By Shelley Marsden
THE order of nuns which the film Philomena portrays has accused its makers of depicting one of their members in a bad light.
Philomena, which its makers say is based on true events, has been criticised by the order for one scene which they argue portrays the sister in question in a negative way.
Based on the book by journalist Martin Sixsmith and starring Judi Dench and Steve Coogan, the film is about an Irishwoman who was sent to one of the notorious institutions known as ‘Magdalene Laundries’ and her subsequent attempts to find her adopted son.
After Philomena fell pregnant, she was sent to a home for unmarried mothers run by Sisters of the Sacred Hearts of Jesus and Mary in Roscrea, County Tipperary. It was during her time here that her son, Anthony, was put up for adoption to a couple in America.
In the film, the sisters are seen as blocking Philomena and her son’s attempts to find each other. It also presents them as burning records and accepting money to put children up for adoption.
In the closing scene one of the nuns, Sr Hildegard McNulty is confronted by Mr Sixsmith for allegedly obstructing Philomena’s attempts to find her son, to which Sr Hildegard then cruelly assesses Philomena as letting her “carnal” desires take over.
Sr Julie Rose, assistant congregational leader in the order, has told Catholic publication The Tablet that the film company wrote to the order to say this meeting – which does not appear in the book – - had been added to the film version for reasons of “dramatic licence.”, adding that the film “does not tell the whole truth and in many ways is very misleading.”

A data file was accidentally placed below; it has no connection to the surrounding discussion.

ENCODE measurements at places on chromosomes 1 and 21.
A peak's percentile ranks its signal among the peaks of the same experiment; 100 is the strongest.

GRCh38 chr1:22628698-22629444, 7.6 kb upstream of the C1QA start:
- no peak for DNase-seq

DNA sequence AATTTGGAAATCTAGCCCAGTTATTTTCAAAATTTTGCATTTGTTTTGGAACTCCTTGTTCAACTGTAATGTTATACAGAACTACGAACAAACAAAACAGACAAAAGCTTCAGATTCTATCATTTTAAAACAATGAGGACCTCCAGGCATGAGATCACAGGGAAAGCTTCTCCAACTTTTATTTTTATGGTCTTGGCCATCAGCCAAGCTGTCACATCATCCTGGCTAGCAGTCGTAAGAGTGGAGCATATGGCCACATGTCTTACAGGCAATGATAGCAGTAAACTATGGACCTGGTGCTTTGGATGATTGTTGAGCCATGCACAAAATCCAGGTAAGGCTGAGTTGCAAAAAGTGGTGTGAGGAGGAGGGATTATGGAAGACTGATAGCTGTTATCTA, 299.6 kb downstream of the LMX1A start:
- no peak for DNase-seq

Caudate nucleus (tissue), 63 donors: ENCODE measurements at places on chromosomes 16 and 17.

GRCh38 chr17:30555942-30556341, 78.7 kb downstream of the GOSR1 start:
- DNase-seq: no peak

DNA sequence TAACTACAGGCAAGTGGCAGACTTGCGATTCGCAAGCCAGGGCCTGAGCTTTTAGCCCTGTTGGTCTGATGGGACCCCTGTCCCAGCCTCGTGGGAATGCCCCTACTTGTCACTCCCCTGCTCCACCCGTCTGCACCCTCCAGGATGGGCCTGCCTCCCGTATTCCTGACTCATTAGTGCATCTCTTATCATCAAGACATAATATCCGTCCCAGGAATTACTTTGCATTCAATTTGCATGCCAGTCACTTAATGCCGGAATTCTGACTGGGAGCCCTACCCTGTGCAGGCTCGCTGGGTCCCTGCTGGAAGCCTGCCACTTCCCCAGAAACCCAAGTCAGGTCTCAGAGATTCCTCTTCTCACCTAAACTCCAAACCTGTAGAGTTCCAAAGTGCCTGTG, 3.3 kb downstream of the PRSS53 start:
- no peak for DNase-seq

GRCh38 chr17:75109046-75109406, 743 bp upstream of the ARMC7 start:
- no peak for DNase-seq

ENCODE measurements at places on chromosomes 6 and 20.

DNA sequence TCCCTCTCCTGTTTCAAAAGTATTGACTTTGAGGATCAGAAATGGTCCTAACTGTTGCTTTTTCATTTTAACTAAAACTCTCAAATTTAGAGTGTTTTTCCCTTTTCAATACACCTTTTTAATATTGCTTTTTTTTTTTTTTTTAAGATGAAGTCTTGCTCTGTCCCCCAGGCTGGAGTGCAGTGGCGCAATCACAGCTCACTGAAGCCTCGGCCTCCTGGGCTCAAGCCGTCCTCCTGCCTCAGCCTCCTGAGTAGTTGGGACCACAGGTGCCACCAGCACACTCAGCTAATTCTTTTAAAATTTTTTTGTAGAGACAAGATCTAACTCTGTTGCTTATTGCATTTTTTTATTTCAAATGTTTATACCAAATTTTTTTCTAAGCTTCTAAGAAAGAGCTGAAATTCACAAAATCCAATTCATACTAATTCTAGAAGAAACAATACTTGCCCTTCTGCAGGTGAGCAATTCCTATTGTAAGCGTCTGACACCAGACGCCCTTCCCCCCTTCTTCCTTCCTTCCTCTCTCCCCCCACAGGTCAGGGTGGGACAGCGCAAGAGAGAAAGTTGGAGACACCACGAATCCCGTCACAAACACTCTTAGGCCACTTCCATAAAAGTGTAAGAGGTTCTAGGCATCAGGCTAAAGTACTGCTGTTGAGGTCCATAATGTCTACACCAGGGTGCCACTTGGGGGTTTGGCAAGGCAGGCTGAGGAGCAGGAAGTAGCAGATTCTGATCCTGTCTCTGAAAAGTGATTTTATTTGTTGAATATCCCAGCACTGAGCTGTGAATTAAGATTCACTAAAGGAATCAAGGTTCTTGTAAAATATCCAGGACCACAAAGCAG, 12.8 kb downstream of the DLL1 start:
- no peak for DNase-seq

She said the order had requested a copy of the film script and for a delay in its release so that they were able to respond, but were unsuccessful in their attempts.
Sr Julie told the paper that Sr Hildegarde, who died in 1995 (long before Sixsmith made his visit to Ireland), was in fact instrumental in reuniting lot of mothers with their children.
In addition, Sr Julie denied that the order destroyed any records held by them and said that they never received payment in relation to an adoption.
In Martin Sixsmith’s book, after a visit to the Roscrea convent he describes the nuns as “lovely” and calls the mother superior “a friendly, educated woman … who had devoted her life to the care of disadvantaged and disabled people.”
Philomena, which is already being tipped as an Oscar contender, is currently showing in cinemas across the UK and Ireland.